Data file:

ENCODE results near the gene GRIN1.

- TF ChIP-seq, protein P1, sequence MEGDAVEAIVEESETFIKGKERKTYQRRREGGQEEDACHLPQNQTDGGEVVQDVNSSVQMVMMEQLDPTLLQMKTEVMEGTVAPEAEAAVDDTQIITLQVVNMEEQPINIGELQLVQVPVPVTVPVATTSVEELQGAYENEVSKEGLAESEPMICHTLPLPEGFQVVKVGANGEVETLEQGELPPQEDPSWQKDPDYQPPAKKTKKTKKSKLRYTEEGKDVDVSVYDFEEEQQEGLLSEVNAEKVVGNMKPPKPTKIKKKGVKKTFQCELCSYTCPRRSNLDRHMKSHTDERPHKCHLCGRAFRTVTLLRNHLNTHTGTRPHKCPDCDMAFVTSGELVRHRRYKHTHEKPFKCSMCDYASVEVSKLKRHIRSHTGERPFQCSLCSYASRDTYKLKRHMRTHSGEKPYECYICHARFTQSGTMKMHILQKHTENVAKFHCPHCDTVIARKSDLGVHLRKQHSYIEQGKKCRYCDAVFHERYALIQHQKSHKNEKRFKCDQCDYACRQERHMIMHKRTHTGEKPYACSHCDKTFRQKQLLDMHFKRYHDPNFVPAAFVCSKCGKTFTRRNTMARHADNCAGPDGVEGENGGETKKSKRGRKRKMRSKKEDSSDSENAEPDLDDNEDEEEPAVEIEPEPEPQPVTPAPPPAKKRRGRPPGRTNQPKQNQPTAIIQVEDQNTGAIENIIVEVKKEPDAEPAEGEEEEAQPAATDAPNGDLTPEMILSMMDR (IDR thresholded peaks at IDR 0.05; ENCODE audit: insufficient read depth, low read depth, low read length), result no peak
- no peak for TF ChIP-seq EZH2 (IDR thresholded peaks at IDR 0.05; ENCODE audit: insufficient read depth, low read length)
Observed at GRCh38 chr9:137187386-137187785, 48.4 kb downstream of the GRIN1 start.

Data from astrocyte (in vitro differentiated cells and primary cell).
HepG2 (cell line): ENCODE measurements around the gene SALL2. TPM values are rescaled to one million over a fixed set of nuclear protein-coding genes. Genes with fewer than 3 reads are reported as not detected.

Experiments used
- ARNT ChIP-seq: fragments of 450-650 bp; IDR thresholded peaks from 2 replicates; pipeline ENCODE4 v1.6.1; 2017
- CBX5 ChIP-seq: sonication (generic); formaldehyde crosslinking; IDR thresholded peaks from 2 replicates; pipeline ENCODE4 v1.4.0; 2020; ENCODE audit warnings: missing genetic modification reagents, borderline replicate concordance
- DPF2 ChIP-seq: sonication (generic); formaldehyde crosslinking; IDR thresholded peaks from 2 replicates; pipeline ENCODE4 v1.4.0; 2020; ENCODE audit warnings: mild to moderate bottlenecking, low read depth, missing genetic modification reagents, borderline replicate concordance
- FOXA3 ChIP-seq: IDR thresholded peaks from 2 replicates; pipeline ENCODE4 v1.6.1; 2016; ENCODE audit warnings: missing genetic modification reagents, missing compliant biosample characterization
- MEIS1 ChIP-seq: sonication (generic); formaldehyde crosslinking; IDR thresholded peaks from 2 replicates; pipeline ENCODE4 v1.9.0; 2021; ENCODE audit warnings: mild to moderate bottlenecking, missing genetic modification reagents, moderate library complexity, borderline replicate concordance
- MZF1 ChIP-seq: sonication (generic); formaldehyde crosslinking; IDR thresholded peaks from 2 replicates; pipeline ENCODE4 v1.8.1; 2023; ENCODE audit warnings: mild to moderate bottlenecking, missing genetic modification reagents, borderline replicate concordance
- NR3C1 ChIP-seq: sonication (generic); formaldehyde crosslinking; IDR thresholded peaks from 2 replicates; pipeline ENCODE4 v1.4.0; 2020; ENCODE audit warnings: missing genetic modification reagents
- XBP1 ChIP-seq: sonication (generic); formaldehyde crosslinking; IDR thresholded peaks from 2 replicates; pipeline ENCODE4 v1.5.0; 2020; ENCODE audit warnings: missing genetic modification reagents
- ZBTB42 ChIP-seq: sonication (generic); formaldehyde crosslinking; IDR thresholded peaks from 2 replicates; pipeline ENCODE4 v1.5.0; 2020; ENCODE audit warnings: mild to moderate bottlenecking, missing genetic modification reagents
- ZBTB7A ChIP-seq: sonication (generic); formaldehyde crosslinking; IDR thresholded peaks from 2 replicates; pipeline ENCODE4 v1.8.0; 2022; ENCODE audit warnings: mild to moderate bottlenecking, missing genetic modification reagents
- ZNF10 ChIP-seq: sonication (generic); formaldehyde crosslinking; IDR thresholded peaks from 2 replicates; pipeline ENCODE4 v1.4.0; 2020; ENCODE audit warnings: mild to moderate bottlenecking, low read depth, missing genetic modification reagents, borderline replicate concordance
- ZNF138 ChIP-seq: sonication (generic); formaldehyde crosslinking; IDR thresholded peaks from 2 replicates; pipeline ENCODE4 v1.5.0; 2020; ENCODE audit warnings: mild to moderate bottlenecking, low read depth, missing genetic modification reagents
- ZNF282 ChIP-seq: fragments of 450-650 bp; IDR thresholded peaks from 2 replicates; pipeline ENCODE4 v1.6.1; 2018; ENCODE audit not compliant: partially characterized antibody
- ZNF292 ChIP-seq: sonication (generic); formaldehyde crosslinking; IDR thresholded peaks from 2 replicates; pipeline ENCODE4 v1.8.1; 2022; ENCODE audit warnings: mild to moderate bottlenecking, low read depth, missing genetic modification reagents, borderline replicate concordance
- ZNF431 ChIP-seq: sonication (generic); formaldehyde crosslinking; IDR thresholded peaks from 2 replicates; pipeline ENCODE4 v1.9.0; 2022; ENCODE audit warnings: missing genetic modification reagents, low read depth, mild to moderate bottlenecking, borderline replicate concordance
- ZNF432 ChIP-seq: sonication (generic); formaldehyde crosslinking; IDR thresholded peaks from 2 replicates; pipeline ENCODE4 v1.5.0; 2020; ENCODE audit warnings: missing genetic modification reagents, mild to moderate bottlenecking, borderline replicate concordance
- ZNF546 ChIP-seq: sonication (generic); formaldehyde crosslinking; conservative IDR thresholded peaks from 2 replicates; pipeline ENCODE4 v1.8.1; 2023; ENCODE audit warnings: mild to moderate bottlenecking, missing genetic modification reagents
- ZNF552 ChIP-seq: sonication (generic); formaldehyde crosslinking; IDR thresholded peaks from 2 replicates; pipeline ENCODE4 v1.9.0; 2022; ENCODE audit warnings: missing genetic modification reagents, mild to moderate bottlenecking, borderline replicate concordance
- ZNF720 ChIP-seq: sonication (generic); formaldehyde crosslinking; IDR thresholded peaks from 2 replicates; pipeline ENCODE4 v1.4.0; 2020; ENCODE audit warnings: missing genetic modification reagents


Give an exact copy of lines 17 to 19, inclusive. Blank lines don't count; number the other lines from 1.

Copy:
- ZBTB7A ChIP-seq: sonication (generic); formaldehyde crosslinking; IDR thresholded peaks from 2 replicates; pipeline ENCODE4 v1.8.0; 2022; ENCODE audit warnings: mild to moderate bottlenecking, missing genetic modification reagents
- ZNF10 ChIP-seq: sonication (generic); formaldehyde crosslinking; IDR thresholded peaks from 2 replicates; pipeline ENCODE4 v1.4.0; 2020; ENCODE audit warnings: mild to moderate bottlenecking, low read depth, missing genetic modification reagents, borderline replicate concordance
- ZNF138 ChIP-seq: sonication (generic); formaldehyde crosslinking; IDR thresholded peaks from 2 replicates; pipeline ENCODE4 v1.5.0; 2020; ENCODE audit warnings: mild to moderate bottlenecking, low read depth, missing genetic modification reagents